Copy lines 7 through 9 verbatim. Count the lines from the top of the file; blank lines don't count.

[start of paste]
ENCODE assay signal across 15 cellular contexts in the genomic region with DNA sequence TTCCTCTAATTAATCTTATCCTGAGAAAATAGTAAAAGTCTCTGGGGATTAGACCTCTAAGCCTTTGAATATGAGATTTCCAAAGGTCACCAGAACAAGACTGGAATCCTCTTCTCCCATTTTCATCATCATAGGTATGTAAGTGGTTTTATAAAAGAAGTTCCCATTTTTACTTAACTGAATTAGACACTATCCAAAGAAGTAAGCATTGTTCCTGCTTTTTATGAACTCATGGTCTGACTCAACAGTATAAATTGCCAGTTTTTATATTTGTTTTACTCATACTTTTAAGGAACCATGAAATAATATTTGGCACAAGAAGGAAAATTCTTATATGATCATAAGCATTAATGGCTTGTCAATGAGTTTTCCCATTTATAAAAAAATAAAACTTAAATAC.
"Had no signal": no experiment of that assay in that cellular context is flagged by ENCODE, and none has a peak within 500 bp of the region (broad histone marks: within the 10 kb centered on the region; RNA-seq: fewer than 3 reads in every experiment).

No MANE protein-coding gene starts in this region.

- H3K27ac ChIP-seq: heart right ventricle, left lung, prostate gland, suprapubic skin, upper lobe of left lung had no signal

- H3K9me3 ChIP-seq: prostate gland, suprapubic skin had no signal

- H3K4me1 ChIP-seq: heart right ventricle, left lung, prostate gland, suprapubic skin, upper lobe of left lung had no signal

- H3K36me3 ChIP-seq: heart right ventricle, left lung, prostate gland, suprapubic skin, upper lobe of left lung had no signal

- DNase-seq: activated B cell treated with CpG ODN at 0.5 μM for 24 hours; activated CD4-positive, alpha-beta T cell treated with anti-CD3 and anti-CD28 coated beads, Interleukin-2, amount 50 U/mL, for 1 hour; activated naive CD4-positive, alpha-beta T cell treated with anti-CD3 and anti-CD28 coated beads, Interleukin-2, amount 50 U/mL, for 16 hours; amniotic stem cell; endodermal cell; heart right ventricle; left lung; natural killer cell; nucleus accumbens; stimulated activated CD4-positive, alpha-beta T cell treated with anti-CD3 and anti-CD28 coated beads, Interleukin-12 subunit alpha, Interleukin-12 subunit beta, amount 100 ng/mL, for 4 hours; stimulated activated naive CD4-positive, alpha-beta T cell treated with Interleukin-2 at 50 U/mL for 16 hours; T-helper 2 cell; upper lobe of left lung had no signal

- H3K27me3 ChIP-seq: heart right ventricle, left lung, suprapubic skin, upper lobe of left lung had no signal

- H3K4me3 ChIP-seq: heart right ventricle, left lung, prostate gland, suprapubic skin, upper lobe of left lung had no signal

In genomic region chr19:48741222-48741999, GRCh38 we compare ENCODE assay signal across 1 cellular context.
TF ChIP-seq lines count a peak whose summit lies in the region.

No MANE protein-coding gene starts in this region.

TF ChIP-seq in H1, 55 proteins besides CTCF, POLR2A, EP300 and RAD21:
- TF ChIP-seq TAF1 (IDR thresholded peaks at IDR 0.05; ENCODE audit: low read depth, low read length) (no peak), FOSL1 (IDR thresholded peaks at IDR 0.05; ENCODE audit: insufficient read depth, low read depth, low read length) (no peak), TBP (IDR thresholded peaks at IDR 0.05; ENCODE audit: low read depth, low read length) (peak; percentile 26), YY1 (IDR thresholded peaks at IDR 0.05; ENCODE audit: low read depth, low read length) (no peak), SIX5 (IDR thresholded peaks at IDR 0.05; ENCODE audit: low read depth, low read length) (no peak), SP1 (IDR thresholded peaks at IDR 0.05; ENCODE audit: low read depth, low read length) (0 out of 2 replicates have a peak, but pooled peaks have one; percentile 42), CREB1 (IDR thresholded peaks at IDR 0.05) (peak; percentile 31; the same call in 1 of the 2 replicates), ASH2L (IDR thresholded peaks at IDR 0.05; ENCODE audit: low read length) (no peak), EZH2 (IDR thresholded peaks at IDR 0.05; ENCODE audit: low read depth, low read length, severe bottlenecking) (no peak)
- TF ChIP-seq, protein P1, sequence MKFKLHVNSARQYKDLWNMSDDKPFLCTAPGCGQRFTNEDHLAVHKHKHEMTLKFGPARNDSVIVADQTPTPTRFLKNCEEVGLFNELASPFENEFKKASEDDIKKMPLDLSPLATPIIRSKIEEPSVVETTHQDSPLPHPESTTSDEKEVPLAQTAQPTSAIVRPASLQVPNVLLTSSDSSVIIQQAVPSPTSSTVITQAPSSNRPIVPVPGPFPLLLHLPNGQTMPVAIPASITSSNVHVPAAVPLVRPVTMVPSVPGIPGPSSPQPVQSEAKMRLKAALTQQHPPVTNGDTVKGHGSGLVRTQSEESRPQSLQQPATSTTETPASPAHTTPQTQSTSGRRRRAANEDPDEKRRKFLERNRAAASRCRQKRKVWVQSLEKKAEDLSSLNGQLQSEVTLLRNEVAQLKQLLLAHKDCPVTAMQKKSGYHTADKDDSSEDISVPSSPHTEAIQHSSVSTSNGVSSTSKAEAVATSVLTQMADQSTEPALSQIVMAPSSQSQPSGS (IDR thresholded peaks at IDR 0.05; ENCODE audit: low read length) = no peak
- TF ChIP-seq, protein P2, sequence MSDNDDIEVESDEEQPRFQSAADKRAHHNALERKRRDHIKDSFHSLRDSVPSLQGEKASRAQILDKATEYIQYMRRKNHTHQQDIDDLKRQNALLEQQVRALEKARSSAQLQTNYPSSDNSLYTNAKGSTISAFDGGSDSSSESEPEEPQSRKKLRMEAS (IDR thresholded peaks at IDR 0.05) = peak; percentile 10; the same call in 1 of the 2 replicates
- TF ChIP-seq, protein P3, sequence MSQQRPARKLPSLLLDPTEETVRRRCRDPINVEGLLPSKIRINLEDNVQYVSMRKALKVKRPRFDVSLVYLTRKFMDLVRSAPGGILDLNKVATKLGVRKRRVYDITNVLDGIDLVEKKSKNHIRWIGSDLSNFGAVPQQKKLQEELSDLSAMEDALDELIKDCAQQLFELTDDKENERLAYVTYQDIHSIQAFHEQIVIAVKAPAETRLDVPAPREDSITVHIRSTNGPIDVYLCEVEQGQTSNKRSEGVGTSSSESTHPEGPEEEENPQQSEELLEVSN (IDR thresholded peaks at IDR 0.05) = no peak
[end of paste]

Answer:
- H3K36me3 ChIP-seq: heart right ventricle, left lung, prostate gland, suprapubic skin, upper lobe of left lung had no signal

- DNase-seq: activated B cell treated with CpG ODN at 0.5 μM for 24 hours; activated CD4-positive, alpha-beta T cell treated with anti-CD3 and anti-CD28 coated beads, Interleukin-2, amount 50 U/mL, for 1 hour; activated naive CD4-positive, alpha-beta T cell treated with anti-CD3 and anti-CD28 coated beads, Interleukin-2, amount 50 U/mL, for 16 hours; amniotic stem cell; endodermal cell; heart right ventricle; left lung; natural killer cell; nucleus accumbens; stimulated activated CD4-positive, alpha-beta T cell treated with anti-CD3 and anti-CD28 coated beads, Interleukin-12 subunit alpha, Interleukin-12 subunit beta, amount 100 ng/mL, for 4 hours; stimulated activated naive CD4-positive, alpha-beta T cell treated with Interleukin-2 at 50 U/mL for 16 hours; T-helper 2 cell; upper lobe of left lung had no signal

- H3K27me3 ChIP-seq: heart right ventricle, left lung, suprapubic skin, upper lobe of left lung had no signal